Real estate IRAs are popular with people who want diversity and leverage against potential losses in the stock market. You can choose your own assets including commercial and residential property, raw land, as well as tax liens and deeds.
Investors who follow IRA rules set and enforced by the IRS have one thing in common: They rarely get in trouble with the IRS regarding their retirement accounts. One rule that's important for self-directed IRA owners is to avoid dealings with disqualified persons.
Because compliance with the IRS … Read More
The IRS goes to great lengths to explain the prohibited transaction of your IRA dealing with disqualified persons. Prohibited transactions in your IRA can incur penalty, taxation, and even the loss of the tax-sheltered status of your account. However, there’s one tactic IRS regulations do allow that … Read More
Non-recourse loans are used by self-directed IRAs to leverage buying power, most often to invest in real estate. But what exactly are recourse loans vs non-recourse loans? This article explores the differences and explains how non-recourse loans work in your IRA to help you build wealth for … Read More
Are you aware of how the provisions in the Coronavirus Aid, Relief, and Economic Security Act (CARES) Act impact your retirement planning? The act’s main purpose is to provide immediate financial relief to individuals, families, and businesses that face somewhat dire financial straits due to COVID-19. It … Read More
Do you know how the SECURE Act impacts retirement plans? Below is a short list with explanations of the main elements that impact our clients. This list is not comprehensive. We advise you to consult your financial and/or tax professional to help you navigate the new law.
Take … Read More
The Setting Every Community Up for Retirement Enhancement act, also known as the SECURE Act, passed in December 2019. The new law is designed to help more Americans save for retirement. But, of course, detractors don’t agree with everything the final law imposes, such as the elimination … Read More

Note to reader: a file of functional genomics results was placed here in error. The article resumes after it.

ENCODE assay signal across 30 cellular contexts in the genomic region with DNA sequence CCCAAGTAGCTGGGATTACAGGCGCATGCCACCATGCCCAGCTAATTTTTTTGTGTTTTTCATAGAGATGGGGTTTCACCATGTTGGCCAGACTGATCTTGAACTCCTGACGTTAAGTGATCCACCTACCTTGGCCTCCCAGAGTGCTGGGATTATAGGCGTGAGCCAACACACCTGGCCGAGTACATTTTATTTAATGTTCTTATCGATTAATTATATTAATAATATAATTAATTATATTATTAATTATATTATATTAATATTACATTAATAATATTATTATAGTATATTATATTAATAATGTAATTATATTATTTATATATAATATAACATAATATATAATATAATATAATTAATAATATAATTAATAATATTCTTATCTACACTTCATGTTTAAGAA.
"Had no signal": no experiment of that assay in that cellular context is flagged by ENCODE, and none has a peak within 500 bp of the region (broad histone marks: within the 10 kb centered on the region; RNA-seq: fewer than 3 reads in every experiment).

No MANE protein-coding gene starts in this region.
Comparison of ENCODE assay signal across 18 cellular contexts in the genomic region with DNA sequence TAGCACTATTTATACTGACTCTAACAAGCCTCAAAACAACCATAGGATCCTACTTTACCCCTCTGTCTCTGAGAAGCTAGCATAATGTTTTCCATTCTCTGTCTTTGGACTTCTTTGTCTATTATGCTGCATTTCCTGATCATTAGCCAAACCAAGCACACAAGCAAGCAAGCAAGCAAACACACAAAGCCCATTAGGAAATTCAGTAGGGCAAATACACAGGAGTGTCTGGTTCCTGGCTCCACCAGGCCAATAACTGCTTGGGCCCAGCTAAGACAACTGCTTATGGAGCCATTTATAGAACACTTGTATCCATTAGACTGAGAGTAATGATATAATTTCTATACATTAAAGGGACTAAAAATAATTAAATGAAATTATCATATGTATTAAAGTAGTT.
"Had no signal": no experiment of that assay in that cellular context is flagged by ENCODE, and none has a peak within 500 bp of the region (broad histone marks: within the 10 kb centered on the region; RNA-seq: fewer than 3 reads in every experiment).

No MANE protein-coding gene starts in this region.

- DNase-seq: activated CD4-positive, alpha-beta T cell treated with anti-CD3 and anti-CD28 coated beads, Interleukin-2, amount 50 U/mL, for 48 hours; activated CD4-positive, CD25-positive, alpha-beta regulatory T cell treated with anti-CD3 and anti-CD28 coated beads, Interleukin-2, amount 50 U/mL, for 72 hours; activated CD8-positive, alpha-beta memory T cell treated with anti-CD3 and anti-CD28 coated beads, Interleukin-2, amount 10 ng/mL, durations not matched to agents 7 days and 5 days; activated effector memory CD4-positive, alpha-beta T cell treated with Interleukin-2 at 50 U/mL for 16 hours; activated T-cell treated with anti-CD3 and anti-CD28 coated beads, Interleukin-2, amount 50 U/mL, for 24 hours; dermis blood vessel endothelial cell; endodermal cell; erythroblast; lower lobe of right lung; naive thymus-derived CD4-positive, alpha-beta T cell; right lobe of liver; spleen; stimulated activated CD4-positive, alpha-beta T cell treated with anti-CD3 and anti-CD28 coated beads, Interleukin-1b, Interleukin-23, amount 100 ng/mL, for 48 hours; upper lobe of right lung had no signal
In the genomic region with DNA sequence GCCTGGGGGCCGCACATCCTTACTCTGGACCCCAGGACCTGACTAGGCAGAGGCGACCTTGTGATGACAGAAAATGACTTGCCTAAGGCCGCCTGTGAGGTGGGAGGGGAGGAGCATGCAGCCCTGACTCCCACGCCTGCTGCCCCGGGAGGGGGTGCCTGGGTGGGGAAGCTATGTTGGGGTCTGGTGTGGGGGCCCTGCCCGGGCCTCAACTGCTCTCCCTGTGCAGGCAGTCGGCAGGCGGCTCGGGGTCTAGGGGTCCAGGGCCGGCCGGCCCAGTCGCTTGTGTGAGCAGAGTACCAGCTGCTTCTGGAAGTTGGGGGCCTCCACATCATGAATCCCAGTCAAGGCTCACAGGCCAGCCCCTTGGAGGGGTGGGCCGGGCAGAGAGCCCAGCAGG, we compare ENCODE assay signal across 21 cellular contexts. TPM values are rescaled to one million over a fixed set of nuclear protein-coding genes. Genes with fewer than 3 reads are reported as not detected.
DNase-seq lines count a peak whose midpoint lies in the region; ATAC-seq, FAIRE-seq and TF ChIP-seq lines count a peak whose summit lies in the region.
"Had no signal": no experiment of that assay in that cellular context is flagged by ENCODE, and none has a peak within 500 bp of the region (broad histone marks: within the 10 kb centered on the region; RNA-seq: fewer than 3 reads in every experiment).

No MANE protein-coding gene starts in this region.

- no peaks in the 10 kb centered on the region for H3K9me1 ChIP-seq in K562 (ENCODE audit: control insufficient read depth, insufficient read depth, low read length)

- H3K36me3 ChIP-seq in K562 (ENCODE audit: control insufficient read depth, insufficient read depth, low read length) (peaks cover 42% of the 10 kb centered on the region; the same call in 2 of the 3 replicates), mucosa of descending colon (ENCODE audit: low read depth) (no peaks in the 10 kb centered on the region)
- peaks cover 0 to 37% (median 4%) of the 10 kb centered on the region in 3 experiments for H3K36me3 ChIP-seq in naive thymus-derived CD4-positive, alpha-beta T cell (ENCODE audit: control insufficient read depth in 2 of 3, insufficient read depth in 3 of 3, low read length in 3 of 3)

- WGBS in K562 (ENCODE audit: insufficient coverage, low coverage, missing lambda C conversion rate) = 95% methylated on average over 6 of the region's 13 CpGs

This is an excellent question. What happens if you contributed more to your IRA than allowed? Often, these mistakes are caught around the time your trusty CPA is preparing your taxes. Hopefully, they catch the error in time to make adjustments that may ease the 6 percent … Read More
As you know, the IRS raised contribution limits on some retirement plans. This is good news, because the more you can sock away, the more compound interest works for you. Additionally, depending on the type of account you have—contributions are tax-deductible, which can decrease your income tax … Read More
Roth IRA conversions allow you to move some or all of the funds from your traditional IRA account into a Roth account. If you’re going to convert, you must do so by December 31st of the tax-reporting year. And, as you know, that deadline is coming up … Read More
Did you max out the contribution limits in your retirement plan for 2017? If not, you still have time. In fact, you can make last-minute IRA and 401(k) contributions for 2017 to get a head-start on your contributions for 2018 right now, before you file taxes for … Read More